It’s delightful and silly. The villain is outrageous. Plot’s a bit scattered. Yet, a fun and lighter read that I thoroughly enjoyed.

Overall audience notes:

  • Historical romance + fantasy aspects
  • Language: some strong
  • Romance: kisses to one brief open door
  • Violence: physical, gun and swords, swashbuckling, murder

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Book Review

Book Review: Always Only You (Bergman Brothers #2) by Chloe Liese

Rating: ☆☆☆☆☆
Audience: Contemporary Romance
Length: 366 pages
Author: Chloe Liese
Publisher: Self-Published
Release Date: July 25th, 2020
Image & Other Reviews on: Goodreads

BOOK SUMMARY:

Get ready for an emotional ride filled with laughter, longing, and a sweet slow-burn in this sports romance about love’s power not in spite of difference, but because of it.

Ren

The moment I met her, I knew Frankie Zeferino was someone worth waiting for. Deadpan delivery, secret heart of gold, and a rare one-dimpled smile that makes my knees weak, Frankie has been forbidden since the day she and I became coworkers, meaning waiting has been the name of my game—besides, hockey, that is.

I’m a player on the team, she’s on staff, and as long as we work together, dating is off-limits. But patience has always been my virtue. Frankie won’t be here forever—she’s headed for bigger, better things. I just hope that when she leaves the team and I tell her how I feel, she won’t want to leave me behind, too.

Frankie

I’ve had a problem at work since the day Ren Bergman joined the team: a six foot three hunk of happy with a sunshine smile. I’m a grumbly grump and his ridiculously good nature drives me nuts, but even I can’t entirely ignore that hot tamale of a ginger with icy eyes, the perfect playoff beard, and a body built for sin that he’s annoyingly modest about.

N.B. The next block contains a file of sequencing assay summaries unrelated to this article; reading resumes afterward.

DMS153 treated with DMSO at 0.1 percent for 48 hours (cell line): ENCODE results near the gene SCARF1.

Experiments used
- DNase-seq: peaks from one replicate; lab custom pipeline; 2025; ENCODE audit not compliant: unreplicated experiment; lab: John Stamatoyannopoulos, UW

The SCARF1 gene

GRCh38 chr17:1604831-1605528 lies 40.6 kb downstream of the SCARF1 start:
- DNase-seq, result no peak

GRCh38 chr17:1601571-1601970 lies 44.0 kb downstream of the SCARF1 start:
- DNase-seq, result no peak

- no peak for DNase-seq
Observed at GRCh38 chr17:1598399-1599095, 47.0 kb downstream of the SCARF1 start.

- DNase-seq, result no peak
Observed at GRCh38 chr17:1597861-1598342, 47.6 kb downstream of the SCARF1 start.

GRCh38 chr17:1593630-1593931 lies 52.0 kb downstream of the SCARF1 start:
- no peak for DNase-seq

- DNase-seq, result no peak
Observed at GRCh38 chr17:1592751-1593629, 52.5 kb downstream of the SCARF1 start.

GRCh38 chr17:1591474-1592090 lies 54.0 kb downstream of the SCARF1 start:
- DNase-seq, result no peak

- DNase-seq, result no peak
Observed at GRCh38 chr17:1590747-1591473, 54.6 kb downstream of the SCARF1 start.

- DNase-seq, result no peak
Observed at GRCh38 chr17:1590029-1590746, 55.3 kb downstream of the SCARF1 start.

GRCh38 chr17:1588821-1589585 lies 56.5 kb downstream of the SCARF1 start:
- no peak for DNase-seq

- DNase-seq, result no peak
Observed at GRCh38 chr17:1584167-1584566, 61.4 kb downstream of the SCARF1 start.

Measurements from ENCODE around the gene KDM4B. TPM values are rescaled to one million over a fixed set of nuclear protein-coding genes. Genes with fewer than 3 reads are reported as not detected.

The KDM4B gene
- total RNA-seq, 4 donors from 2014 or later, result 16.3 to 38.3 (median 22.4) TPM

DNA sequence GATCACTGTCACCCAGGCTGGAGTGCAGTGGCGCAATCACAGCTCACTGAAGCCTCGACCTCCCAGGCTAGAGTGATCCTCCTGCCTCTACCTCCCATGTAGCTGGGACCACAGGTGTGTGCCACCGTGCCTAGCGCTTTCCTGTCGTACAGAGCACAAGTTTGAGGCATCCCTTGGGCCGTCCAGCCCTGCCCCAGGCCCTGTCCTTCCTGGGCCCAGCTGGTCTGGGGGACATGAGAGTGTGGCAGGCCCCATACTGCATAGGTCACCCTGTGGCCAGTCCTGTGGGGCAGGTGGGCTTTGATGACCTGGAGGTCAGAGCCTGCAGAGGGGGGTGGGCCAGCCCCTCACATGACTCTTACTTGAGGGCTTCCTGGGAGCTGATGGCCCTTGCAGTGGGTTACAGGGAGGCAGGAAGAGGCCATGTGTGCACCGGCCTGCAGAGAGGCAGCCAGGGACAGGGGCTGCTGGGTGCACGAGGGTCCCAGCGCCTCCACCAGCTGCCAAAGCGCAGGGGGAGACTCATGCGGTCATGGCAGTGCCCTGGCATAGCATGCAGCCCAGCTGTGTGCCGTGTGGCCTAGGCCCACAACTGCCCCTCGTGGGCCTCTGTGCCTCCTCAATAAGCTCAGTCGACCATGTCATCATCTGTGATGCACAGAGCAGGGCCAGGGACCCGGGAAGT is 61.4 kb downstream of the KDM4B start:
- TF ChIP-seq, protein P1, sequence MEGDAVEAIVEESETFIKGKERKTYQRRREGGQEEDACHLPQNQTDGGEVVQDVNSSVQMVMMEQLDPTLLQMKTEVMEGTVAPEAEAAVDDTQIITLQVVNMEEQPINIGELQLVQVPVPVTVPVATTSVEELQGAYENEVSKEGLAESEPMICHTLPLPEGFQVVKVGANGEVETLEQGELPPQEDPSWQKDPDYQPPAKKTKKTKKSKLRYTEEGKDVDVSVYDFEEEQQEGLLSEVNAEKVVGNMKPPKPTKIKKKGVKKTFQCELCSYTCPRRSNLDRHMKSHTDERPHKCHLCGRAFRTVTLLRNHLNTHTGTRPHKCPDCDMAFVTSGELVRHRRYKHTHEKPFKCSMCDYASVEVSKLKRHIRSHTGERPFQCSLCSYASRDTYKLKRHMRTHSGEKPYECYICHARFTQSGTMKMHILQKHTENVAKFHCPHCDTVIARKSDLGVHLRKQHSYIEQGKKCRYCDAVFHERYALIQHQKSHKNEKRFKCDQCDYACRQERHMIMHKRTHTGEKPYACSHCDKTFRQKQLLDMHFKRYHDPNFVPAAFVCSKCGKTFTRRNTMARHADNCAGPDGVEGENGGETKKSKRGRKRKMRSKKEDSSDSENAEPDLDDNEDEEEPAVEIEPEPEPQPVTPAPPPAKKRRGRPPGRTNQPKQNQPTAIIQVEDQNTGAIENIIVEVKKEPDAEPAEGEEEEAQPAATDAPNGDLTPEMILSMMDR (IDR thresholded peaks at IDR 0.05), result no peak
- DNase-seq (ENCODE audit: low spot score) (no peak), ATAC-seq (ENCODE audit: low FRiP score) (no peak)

Before I got wise, I would have tripped over myself to get a guy like Ren, but with my diagnosis, I’ve learned what I am to most people in my life—a problem, not a person. Now, opening my heart to anyone, no matter how sweet, is the last thing I’m prepared to do.

Always Only You is an opposites-attract, forbidden love sports romance about a nerdy, late-blooming hockey star, and his tough cookie coworker who keeps both her soft side and her autism diagnosis* to herself. Complete with a meddling secretary, tantric yoga torture, and a scorching slow burn, this standalone is the second in a series of novels about a Swedish-American family of five brothers, two sisters, and their wild adventures as they each find happily ever after.